They Profit Off My Depression: A Poem

I used to think the problem with depression is that
there cannot be a poster child for it, no brand ambassador,
because depression is like YouTube channels
everyone subscribes to a different set

depression, is like humour,
everyone has a different palate
And everyone draws the line of tolerance differently.

but more so,
depression is like a soup
served to you burning hot
an appetizer for a hell-hole

and everyone has different utensils.
so even if the ingredients are the same
each is a secret recipe
handed over to you by your personal dementors

But you
you successfully commercialised my illness.
made a commodity out of the dark place
did some calculations about how
desperate the depressed soul is to travel towards light
you understood it before even my psychologist did
that I’d do anything to stop drowning
even seek support in the floating straws

So you made an industry reeking of pity
and labelled it self-care when labels are what ruined us,
sold in the form of aromatic candles, bubble baths, bullet journals,
badges that shout, “good vibes”
but sucked all of mine
and money
when I was already struggling with the therapist’s fee
and all along, my depression was your ally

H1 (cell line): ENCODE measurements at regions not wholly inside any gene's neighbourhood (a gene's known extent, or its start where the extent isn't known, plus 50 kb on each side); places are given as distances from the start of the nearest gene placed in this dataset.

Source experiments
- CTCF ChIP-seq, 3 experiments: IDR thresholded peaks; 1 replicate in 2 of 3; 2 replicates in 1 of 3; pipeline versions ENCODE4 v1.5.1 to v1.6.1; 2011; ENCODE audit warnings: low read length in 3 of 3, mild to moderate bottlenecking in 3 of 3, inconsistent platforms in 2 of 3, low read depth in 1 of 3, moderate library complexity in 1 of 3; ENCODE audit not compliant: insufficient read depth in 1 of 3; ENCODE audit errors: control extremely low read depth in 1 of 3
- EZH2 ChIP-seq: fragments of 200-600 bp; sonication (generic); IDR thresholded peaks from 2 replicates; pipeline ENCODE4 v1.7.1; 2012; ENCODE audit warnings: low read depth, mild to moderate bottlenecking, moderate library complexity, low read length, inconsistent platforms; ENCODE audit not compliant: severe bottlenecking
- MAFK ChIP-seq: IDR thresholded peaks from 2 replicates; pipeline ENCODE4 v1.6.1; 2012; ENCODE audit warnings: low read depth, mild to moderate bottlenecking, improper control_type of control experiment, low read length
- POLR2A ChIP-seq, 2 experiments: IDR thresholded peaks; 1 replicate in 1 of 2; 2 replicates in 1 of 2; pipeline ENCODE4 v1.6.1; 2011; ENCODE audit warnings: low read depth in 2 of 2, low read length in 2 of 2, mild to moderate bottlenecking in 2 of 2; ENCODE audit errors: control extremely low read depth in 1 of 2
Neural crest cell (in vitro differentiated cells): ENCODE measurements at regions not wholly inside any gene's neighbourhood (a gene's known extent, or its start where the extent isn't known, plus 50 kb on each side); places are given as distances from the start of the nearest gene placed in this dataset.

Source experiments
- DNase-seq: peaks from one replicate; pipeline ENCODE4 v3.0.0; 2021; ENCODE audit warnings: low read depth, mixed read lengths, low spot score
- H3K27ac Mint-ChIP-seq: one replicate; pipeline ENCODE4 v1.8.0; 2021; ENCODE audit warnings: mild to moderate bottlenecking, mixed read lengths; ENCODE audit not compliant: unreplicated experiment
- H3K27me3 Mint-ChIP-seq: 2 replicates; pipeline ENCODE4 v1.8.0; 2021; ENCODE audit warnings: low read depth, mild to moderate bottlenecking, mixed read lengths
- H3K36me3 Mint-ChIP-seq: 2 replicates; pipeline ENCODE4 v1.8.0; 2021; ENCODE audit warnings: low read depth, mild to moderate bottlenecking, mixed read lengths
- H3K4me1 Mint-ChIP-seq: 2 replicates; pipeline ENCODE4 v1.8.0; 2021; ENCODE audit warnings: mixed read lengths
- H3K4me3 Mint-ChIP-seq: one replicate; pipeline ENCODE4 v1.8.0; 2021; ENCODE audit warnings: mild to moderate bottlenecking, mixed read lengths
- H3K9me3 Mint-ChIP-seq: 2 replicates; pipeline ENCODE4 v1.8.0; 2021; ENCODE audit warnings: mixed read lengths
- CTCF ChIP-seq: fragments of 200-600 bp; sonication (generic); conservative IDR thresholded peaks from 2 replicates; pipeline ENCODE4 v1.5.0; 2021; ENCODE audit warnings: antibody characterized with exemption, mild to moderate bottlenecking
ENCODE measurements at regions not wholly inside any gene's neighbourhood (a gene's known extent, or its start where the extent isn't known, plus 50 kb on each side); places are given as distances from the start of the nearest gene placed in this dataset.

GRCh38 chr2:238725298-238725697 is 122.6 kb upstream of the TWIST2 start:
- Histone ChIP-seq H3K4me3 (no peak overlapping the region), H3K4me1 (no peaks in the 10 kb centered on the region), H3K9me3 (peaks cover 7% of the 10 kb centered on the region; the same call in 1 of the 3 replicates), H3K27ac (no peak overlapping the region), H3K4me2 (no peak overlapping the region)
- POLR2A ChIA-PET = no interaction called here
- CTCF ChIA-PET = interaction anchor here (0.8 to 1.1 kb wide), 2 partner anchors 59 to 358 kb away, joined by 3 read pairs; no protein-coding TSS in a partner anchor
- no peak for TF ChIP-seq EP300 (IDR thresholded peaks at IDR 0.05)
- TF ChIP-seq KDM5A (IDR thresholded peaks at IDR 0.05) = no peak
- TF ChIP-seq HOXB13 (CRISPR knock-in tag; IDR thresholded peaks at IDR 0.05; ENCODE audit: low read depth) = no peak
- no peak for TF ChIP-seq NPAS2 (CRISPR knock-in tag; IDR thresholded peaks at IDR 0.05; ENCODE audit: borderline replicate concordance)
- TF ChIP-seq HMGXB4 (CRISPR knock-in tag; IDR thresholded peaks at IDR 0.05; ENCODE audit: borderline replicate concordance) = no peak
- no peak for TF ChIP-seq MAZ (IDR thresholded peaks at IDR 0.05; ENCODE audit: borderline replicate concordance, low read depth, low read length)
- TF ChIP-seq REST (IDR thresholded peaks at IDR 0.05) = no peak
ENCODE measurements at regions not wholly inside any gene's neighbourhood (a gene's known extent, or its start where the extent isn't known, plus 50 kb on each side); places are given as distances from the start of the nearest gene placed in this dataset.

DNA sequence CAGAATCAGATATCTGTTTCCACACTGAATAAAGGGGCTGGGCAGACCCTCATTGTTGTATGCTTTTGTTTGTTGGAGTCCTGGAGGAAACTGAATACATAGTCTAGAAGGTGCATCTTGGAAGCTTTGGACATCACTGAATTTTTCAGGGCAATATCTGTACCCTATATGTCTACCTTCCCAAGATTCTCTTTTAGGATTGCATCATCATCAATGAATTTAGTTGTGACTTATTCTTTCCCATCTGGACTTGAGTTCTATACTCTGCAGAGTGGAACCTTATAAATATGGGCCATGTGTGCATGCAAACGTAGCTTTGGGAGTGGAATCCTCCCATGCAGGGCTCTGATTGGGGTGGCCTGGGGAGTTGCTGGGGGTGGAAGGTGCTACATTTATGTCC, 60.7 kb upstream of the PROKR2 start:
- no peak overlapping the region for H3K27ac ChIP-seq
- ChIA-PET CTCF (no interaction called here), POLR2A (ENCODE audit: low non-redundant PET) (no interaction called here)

So does that mean
that the more wretched that people are
and the more people that are wretched
are your profits?

So does that mean
that the more wrecked that people are
and the more people that are wrecked
are your profits?

but how can someone’s misery
be someone else’s happy news?

my depression tells me
that’s just life
So I wonder (and hope)
if death would be less selfish.


Featured Image: Photo by Chris Lawton on Unsplash

If you or someone you know is dealing with depression, suicidal ideation or similar symptoms, please reach out to iCall helpline at 022-25521111 (available 8 am – 10 pm, Monday to Saturday in India), The Samaritans. (116 123 Or email jo@samaritans.org.uk) in the UK.

What Disney’s Frozen Teaches Us About Emotional Wellbeing

Disney’s Frozen movies depict emotional struggles much realistically than any other representation of mental illness in cinema.

[CW: Spoilers for both Frozen 1 and Frozen 2; TW: mention of depression, anxiety, suicidal ideation]
In the song “The Next Right Thing” in Frozen 2, Anna is feeling visibly desolate and bereft, as she hums,

I’ve seen dark before,

But not like this.

This is cold, this is empty, this is numb.

The life I knew is over.

The lights are out.

Hello, darkness.

I’m ready to succumb.

Just a few moments before this, Anna’s magic-bearing elder sister Elsa turned to ice as she met her (temporary) magical death and Olaf flurried away, disintegrating right in her arms. It is a moment of Fridge Horror, as the full extent of her loss dawns on her. She continues singing, “This grief has a gravity. It pulls me down.” This debilitating lack of resolve finds resonance for those who live with depression and/or suicidal ideation. Fatigue, hopelessness, loss of interest and apathy are often just the tip of the iceberg — depression is capable of clawing its way much deeper into one’s life, impairing our emotions, relationships, careers — often irreparably.

FROZEN IN TIME: The show must go on?